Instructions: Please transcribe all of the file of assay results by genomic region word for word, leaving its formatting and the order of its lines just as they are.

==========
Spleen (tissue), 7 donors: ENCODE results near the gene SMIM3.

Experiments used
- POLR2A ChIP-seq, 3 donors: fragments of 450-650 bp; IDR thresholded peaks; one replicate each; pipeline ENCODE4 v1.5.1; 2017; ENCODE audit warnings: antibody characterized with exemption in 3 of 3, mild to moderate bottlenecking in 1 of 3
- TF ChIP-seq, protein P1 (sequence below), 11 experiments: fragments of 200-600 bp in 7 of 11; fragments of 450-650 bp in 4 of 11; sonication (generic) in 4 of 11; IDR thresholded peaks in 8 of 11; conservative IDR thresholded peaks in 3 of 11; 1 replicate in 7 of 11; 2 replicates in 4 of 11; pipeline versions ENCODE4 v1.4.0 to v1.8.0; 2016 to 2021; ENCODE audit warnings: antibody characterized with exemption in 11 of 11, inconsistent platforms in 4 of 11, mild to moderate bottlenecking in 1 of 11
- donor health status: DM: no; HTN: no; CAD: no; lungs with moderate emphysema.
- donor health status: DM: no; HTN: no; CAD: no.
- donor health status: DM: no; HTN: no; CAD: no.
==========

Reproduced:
Spleen (tissue), 7 donors: ENCODE results near the gene SMIM3.

Experiments used
- POLR2A ChIP-seq, 3 donors: fragments of 450-650 bp; IDR thresholded peaks; one replicate each; pipeline ENCODE4 v1.5.1; 2017; ENCODE audit warnings: antibody characterized with exemption in 3 of 3, mild to moderate bottlenecking in 1 of 3
- TF ChIP-seq, protein P1 (sequence below), 11 experiments: fragments of 200-600 bp in 7 of 11; fragments of 450-650 bp in 4 of 11; sonication (generic) in 4 of 11; IDR thresholded peaks in 8 of 11; conservative IDR thresholded peaks in 3 of 11; 1 replicate in 7 of 11; 2 replicates in 4 of 11; pipeline versions ENCODE4 v1.4.0 to v1.8.0; 2016 to 2021; ENCODE audit warnings: antibody characterized with exemption in 11 of 11, inconsistent platforms in 4 of 11, mild to moderate bottlenecking in 1 of 11
- donor health status: DM: no; HTN: no; CAD: no; lungs with moderate emphysema.
- donor health status: DM: no; HTN: no; CAD: no.
- donor health status: DM: no; HTN: no; CAD: no.